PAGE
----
My parents feared that I would not survive the night, I weighed a little over 4lbs, so I was baptized immediately. I was very sickly as a young boy and growing up I thought of studying medicine and initially wanted to become a surgeon.
I used to walk to school with my brothers and sisters, our primary school was a mile away and it meant getting up early. We were taught by English missionaries. We used to recite our times tables along the way to pass the journey time. Later on, when I went to Secondary School, the journey was 12 miles, so I had to walk 24 miles each day. I was very fortunate because an English teacher, John Morris, kindly bought me a Raleigh bicycle to help me get there and back with all my schoolbooks. That made a huge difference to my school-days. He also taught me drama, which I enjoyed very much. It was a great delight to me to produce and act in plays with my friends. Later, I went on to study engineering for a short period before transferring to study law at Makerere University and at the Law Development Centre.
The first call to ministry came when I was ten years old and I haven’t looked back since. I started preaching at the age of 17. Ministry comes out of our response to be a follower of Jesus.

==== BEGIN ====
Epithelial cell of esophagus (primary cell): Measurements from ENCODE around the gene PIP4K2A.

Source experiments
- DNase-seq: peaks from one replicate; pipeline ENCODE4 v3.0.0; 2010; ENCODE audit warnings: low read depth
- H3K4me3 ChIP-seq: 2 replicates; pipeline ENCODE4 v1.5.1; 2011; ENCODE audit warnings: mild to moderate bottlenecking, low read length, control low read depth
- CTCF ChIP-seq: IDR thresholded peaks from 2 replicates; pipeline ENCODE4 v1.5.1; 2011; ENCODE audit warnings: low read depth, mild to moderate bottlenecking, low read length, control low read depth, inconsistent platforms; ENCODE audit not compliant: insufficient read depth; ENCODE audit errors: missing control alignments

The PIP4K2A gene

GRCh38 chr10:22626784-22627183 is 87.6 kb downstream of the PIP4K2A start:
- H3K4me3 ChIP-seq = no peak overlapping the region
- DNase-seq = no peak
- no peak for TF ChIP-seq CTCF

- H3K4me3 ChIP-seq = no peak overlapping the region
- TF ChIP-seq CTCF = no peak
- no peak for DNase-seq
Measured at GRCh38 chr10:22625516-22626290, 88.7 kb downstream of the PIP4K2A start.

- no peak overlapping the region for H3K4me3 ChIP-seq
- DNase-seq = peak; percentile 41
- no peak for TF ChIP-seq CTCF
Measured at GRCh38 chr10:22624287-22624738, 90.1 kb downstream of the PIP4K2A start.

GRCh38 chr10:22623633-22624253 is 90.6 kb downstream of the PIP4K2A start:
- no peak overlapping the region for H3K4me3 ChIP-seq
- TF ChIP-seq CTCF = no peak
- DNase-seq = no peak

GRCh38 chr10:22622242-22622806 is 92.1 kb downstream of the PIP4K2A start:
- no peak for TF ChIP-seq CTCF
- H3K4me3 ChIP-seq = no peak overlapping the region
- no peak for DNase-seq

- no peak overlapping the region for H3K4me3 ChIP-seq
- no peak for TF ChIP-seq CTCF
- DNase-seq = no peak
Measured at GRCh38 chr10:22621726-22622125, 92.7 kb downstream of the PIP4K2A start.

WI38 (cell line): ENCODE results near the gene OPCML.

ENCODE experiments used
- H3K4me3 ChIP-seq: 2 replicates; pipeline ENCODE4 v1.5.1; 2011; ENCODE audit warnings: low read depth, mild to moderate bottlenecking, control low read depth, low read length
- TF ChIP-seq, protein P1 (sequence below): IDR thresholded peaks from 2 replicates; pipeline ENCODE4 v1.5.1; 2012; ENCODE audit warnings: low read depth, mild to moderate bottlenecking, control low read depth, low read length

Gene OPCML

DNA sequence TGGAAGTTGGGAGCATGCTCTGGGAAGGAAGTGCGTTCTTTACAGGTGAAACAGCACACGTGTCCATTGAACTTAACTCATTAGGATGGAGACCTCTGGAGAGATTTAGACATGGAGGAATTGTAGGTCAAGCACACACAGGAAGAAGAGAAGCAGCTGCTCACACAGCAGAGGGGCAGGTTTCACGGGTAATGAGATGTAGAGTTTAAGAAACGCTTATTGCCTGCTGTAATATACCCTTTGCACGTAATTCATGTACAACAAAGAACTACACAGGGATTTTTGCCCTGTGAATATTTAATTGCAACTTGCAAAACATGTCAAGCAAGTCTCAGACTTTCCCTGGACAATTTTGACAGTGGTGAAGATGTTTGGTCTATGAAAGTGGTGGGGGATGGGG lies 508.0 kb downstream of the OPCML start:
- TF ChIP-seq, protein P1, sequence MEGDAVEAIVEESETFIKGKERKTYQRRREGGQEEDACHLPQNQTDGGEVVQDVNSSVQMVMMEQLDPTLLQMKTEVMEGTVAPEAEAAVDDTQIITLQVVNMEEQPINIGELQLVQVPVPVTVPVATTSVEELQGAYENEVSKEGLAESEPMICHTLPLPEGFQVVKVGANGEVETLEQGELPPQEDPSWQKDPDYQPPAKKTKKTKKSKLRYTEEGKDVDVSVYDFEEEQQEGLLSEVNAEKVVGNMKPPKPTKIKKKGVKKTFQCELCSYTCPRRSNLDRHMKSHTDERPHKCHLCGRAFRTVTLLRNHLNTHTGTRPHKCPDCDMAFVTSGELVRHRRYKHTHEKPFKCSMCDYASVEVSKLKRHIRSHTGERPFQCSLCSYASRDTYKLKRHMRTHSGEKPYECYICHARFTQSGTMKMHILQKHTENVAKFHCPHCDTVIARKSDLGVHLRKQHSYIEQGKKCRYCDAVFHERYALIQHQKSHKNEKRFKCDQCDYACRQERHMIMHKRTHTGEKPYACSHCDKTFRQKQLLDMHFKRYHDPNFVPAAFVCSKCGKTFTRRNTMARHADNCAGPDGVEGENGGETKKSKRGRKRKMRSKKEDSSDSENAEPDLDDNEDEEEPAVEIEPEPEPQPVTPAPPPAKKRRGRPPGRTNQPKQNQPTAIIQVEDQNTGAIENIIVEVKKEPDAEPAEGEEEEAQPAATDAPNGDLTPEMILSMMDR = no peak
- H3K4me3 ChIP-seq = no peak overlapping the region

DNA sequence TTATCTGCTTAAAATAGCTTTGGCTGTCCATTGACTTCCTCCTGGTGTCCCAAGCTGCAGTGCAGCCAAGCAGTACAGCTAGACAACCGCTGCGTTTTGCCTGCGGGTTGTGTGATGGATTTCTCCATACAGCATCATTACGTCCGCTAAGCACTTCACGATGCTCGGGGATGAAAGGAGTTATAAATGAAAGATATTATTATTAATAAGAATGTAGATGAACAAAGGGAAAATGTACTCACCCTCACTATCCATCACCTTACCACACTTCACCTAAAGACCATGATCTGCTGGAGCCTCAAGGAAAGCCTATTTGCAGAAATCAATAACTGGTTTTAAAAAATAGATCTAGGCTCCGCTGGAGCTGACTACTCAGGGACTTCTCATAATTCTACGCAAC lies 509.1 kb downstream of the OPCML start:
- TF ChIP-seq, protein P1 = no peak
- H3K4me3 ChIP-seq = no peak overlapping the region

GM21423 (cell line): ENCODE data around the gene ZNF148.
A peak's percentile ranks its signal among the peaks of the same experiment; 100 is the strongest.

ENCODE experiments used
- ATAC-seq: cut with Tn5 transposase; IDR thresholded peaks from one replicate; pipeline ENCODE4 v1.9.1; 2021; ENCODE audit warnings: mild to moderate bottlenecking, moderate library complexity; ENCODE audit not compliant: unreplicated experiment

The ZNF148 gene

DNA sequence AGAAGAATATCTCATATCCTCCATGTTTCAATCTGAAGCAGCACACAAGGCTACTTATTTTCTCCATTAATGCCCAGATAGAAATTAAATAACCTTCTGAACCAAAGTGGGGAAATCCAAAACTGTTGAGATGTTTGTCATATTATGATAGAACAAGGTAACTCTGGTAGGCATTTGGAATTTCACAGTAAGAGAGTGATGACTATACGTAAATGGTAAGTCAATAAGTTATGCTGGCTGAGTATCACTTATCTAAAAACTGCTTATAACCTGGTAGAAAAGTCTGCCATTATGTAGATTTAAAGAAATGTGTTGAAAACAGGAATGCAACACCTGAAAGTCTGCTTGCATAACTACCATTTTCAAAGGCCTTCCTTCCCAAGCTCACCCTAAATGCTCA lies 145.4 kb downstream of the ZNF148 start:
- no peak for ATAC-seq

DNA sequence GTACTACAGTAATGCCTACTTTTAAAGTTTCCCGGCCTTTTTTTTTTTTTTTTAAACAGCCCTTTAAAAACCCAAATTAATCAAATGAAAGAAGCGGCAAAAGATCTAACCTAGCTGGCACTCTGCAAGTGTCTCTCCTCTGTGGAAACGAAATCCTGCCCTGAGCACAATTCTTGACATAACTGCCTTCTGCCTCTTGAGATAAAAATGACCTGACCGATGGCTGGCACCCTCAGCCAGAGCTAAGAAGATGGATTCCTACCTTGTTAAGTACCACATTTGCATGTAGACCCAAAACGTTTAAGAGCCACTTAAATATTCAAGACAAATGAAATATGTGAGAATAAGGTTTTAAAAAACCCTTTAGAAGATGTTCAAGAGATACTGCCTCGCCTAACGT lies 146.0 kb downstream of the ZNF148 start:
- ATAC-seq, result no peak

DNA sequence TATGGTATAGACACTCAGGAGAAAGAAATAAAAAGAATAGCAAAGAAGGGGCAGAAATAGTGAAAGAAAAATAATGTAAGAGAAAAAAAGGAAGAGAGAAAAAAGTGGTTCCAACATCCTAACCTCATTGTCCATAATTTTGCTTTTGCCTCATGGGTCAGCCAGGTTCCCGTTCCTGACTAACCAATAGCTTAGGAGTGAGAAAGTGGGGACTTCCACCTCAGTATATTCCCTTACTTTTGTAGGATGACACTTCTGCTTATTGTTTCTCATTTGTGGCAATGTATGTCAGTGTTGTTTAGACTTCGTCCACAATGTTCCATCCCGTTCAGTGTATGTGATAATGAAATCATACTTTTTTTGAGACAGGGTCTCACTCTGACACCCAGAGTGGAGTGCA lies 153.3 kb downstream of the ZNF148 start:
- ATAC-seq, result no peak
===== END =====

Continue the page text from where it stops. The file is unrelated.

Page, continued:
As the African proverb says, ‘it takes a village to raise a child’.
Growing up in a large family and living in a village there was always a sense of togetherness and of each person making a valuable contribution.
Mum looked after everyone and above her kitchen sink was a sign that read ‘Divine service offered three times a day’. She was an inspiration to me and taught me how to cook. My mother used to say to me:
John, God gave you two eyes, two ears and one mouth. Use them in proportion
So I try to listen twice as much as I speak.
Dad was a Headteacher who encouraged all of us to do our best and one of my earliest memories was that he gave each of us a small plot of land to grow vegetables and fruit together – I earned the fees I needed to finish school by gardening. Dad was also a preacher and his hospitality was such that there was always room for one more.
At the age of 24, I became an Advocate of the High Court of Uganda and was called to the Bar and the Bench. In 1973, Margaret and I married.